Gender and Sexuality Update

Gender and Sexuality Update

I wasn’t going to make this into a blog post because I thought this was something I talked about only recently. Then when I looked back, I found that my previous gender and sexuality post was back in August 2020, so yeah, update time! 🙌🙌

If you haven’t read my last post, you don’t need to but it goes into more detail about my self identity. Essentially, I decided that I was gender fluid and bisexual. Since then, I’ve done more soul searching, more research (do you even know how many different genders and sexualities there are out there?) and, SURPRISE! I am officially coming out as a bi-gendered omnisexual who goes by the pronouns she/her, he/him, or they/them.

For those of you who aren’t familiar, you can find definition of terms here. Honestly, I am not familiar with all of the labels myself, because there are so many and some of them are really specific, but I feel like bi-gendered omnisexual describes me perfectly, so I’m sticking with that.

I have identified as bisexual since I first discovered it was a thing. Back in the day, the only commonly known sexualities were; straight, gay, or bi, but these terms assume there are only two genders. In todays world of “your gender is more than what your genitals look like”, I’ve discovered that sexual attraction is also far more than just what genitals a person has. When transsexuals started becoming more commonplace, I realised that I could be attracted to them too, but still considered myself bi because I figured they were either male to female, or female to male, remaining in the binary. Now, of course, I’m far more aware of the spectrum of genders out there and it feels ridiculous to restrict your attraction to binary people only. I can’t imagine a scenario in which I would reject a sexual partner because their gender was “wrong”, that just seems arbitrary and weird. I am physically attracted to humans. So I’m pansexual, right? Not quite. Pansexual people are typically ‘gender-blind’. They either don’t see gender or gender has no influence over their attraction to a person. My attraction feels different to me depending on an individual’s gender or, more specifically, their presentation of their gender (masculinity vs femininity). I’m going to oversimplify things now to help readers understand, but obviously it’s far more complicated than this: Essentially, I prefer feminine women and masculine men. Again, this is a massive oversimplification, but this is the thing that makes me omnisexual rather than pan.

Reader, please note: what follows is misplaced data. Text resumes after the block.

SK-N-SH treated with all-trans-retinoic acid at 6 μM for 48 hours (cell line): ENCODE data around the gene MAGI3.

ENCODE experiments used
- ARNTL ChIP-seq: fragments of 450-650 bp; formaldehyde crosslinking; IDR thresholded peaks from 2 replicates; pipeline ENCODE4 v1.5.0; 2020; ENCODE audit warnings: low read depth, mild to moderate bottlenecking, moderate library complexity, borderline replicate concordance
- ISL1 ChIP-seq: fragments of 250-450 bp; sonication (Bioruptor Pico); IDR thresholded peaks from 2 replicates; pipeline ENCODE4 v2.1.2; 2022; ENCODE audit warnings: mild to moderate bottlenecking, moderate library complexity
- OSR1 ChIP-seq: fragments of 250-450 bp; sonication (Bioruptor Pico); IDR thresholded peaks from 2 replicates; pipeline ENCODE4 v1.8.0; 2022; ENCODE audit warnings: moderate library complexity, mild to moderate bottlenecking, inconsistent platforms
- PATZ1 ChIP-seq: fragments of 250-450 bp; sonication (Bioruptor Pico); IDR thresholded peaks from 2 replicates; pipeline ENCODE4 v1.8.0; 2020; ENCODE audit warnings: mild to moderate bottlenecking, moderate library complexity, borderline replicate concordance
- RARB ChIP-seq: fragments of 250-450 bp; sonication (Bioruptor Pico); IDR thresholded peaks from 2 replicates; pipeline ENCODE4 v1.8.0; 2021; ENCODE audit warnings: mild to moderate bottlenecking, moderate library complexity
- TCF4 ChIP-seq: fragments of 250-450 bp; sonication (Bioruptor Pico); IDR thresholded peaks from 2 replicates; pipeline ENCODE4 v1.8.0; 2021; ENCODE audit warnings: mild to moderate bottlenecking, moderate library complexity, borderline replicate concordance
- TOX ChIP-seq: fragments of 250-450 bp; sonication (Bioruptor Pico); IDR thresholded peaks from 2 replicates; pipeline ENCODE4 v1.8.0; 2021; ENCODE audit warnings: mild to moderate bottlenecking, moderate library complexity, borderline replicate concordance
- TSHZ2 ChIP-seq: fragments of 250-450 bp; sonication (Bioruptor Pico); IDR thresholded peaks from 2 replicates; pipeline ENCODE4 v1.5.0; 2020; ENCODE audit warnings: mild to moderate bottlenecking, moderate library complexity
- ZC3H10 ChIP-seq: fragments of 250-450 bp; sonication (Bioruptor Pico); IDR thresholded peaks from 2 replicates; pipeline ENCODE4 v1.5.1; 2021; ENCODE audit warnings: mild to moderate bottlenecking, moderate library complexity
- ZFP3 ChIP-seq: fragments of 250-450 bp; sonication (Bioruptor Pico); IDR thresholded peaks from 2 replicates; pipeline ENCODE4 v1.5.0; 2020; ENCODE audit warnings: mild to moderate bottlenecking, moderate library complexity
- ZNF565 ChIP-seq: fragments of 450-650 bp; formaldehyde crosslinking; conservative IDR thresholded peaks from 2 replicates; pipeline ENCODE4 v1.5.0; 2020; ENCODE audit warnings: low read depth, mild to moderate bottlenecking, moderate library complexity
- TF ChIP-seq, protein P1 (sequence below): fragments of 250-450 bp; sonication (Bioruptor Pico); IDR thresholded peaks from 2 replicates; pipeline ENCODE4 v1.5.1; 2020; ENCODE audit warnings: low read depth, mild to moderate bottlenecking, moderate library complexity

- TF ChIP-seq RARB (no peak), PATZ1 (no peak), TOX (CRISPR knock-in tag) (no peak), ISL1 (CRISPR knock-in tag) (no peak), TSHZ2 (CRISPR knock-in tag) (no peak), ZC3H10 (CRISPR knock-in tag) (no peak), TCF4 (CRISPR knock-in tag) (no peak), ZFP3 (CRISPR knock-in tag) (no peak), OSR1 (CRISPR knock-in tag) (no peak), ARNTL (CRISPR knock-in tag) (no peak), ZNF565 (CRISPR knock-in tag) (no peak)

I have identified as non-binary for a while, simply because I knew I didn’t fully identify with the female gender I was assigned at birth, but I also wasn’t trans. Non-binary is a nice umbrella term for “I’m not a man, and I’m not a woman either.” However, this never really sat right with me because it sounds a lot like agender. I definitely have gender, and binary gender at that, my problem was that it was always switching. I took a couple of online quizzes and spoke to a few trans and non binary people online and, more often than not, was given the label “gender fluid”. This is closer, but still makes it sound as if I’m in between male and female, like my gender is on a sliding scale and I could be 65% female and 35% male (for example) at any given point. Again, this is inaccurate, I am 100% male or 100% female depending on my state of mind. My dysphoria goes along with that, I either love my body or totally hate it, I never like some parts but would change others. So I had a little read of some gender terms and found bi-gendered. Perfect. I have two binary genders. Some bi-gendered people can be both genders at the same time, but that’s not true for all. Maybe one day I’ll discover a gender term that exactly describes me, but this one is pretty damn close.